The returns of wage-earners relate to the age, nativity, occupation, wages and annual earnings, stability of employment, conjugal condition, size of family, education of children, cost of living, home ownership, insurance, membership of labor organizations, etc., and opinions on certain political and social questions. The following table gives returns from 733 wage-earners for a few of the items of inquiry:

STATISTICS OF WAGE-EARNERS, 1899.

Occupations.

Average

Aver-
years

Aver-
Persons Aver- employ. Average

age
month-

Owners Numreport- age age ed at

age annual

of ber in

size of ly cost ing (years). present earnings.

homes, sured.

family. of
occupa-
tion.

living.

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Barbers..
Blacksmiths.
Bookkeepers
Bricklayers..
Carpenters
Cigarmakers
Civil engineers and surveyors.
Clerks and salesmen
Coal miners
Cooks.
Drug clerks and phurmacists.
Engineers, locomotive..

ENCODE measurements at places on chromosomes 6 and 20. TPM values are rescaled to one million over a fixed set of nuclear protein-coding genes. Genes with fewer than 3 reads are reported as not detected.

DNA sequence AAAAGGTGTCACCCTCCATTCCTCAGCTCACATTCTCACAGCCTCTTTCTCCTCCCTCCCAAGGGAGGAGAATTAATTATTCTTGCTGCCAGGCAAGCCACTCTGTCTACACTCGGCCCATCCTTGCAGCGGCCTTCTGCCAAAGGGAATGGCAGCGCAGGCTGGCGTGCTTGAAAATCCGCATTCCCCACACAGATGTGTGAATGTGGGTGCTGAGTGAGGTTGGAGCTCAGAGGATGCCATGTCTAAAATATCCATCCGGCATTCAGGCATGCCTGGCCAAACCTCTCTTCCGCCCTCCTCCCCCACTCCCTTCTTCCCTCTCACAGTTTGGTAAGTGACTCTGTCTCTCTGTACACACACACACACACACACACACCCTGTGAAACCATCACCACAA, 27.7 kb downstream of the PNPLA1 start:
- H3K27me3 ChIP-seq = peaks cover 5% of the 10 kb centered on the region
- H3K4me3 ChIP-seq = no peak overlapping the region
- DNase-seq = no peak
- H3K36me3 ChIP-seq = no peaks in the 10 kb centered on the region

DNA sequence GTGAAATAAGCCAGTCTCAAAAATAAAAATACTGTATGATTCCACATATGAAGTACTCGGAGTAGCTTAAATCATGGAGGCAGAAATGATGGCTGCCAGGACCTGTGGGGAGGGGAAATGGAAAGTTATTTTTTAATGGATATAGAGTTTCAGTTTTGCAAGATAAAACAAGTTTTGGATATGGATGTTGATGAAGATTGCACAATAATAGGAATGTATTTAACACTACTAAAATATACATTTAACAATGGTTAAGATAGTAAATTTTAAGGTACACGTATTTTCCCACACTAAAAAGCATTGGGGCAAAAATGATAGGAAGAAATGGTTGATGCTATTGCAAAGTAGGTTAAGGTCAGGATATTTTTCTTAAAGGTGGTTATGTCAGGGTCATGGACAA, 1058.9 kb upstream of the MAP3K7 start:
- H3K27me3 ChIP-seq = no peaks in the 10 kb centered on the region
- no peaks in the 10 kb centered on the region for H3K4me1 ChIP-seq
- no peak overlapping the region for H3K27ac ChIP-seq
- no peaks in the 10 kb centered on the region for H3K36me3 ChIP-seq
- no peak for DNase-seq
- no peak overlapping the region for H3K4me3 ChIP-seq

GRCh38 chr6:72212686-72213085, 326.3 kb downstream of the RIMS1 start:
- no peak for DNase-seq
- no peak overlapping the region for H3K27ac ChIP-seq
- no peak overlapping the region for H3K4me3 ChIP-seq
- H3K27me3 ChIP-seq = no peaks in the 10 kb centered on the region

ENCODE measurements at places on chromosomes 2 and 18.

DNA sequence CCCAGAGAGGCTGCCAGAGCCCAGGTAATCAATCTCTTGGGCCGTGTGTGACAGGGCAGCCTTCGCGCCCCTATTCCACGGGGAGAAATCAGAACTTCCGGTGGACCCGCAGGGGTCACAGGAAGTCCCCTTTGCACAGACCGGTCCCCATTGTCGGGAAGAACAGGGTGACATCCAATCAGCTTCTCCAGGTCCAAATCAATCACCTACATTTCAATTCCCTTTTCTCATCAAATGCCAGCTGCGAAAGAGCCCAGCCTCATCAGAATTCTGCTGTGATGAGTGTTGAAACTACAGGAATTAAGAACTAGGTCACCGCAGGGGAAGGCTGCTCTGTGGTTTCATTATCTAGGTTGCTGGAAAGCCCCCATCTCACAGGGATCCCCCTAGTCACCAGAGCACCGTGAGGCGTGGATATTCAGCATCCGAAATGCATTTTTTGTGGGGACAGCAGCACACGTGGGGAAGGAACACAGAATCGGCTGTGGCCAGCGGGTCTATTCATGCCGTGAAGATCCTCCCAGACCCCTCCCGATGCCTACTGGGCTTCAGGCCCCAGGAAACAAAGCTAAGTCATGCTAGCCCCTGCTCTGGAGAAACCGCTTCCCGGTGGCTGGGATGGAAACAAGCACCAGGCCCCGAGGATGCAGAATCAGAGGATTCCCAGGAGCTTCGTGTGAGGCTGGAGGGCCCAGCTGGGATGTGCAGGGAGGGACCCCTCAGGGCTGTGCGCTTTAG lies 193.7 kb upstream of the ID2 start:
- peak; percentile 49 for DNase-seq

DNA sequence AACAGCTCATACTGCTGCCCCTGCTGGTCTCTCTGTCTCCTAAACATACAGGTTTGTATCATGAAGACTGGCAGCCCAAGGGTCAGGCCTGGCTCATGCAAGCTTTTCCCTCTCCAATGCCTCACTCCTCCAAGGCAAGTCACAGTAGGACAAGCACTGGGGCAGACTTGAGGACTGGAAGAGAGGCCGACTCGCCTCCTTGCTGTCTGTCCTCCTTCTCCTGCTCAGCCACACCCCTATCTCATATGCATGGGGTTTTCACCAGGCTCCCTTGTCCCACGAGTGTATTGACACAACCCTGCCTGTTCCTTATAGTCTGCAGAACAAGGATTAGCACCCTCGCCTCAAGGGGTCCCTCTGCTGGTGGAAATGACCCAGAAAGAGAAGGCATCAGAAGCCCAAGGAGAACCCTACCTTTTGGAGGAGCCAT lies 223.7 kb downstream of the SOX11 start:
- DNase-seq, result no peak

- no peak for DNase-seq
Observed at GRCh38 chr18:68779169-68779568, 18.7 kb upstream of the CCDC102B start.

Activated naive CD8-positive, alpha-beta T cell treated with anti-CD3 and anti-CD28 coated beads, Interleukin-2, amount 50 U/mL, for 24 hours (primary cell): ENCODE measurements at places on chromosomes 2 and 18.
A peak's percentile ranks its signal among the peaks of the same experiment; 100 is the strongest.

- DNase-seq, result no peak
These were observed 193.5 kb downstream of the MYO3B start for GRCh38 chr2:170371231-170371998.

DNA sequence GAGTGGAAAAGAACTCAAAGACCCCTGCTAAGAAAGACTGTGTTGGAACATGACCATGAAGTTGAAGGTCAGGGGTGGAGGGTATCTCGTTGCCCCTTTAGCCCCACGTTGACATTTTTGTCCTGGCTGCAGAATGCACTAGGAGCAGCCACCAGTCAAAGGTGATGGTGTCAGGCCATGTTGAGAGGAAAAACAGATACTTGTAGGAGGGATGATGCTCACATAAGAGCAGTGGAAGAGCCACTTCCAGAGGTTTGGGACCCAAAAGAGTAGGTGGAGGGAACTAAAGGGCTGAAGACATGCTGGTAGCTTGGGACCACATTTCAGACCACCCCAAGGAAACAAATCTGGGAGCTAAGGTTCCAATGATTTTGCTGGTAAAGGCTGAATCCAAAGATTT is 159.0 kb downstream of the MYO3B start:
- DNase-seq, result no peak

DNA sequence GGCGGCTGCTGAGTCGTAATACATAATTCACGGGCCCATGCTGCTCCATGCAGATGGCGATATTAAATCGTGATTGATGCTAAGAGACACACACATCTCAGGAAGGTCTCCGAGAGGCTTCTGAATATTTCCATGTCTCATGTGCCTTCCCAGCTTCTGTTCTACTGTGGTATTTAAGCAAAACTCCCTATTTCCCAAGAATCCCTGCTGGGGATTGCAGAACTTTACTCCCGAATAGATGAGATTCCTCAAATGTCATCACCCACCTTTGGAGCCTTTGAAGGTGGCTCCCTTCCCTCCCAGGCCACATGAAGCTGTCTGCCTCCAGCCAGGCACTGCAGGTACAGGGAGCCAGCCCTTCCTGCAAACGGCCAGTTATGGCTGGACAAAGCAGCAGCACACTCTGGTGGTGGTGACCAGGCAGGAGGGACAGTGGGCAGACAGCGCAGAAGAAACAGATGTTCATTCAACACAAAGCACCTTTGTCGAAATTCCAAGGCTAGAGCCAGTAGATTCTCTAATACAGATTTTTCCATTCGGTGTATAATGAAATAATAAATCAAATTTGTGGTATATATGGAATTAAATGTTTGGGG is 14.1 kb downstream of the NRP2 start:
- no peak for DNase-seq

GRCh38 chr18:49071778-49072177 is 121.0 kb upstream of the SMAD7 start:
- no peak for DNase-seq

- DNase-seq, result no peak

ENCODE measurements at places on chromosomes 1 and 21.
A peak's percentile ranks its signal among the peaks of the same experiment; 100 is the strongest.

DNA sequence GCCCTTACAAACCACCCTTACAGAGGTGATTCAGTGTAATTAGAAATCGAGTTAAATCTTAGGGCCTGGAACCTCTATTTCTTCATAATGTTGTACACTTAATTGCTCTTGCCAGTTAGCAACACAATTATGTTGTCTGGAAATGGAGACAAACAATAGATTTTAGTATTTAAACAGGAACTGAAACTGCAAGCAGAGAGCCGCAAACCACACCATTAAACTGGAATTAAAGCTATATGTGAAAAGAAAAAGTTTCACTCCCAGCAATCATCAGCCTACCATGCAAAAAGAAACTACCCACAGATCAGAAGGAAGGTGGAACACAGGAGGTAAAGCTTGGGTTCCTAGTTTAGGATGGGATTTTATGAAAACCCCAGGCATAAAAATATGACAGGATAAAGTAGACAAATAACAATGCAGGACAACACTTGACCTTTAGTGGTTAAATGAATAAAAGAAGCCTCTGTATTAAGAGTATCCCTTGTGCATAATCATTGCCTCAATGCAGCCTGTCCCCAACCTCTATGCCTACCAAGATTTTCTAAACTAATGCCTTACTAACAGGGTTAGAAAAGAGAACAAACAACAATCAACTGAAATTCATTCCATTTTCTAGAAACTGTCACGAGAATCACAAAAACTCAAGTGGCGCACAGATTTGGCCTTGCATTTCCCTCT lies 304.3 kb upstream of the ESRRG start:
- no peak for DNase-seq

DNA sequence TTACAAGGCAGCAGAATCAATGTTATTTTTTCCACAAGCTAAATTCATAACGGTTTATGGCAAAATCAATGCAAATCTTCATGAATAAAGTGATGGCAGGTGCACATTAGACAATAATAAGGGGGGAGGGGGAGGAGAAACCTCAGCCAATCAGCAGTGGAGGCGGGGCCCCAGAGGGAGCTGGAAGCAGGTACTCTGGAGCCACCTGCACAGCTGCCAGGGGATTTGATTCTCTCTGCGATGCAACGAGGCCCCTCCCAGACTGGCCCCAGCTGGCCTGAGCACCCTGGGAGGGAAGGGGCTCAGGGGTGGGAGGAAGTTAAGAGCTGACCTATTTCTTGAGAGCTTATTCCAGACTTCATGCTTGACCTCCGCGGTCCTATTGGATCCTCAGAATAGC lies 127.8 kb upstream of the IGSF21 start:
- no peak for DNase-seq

Engineers, stationary
Farmers
Gravel roofers and cement

workers
Laborers.
Machinists
Metalliferous miners..
Miscellaneous workers
Painters and paper hangers..
Plumbers.
Printers
Pumpmen in mines.
Railroad conductors
Railroad firemen
School-teachers
Smelter men
Stenographers and typewriters..
Stonecutters and masons.
Telegraphers
Waiters.

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Total

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STRIKES AND LOCKOUTS.-A statement is given of each strike and lockout occurring in the State during the years 1899 and 1900. There were 34 strikes reported in 1899, and 33 strikes up to November, 1900. Several of the strikes embraced features of the boycott and of the lockout.

EMPLOYMENT AGENCIES.--An account is given of the operation of private employment agencies in Colorado, and of the free public employment offices in other States. Recommendation is made for the establishment of free public employment offices in Colorado.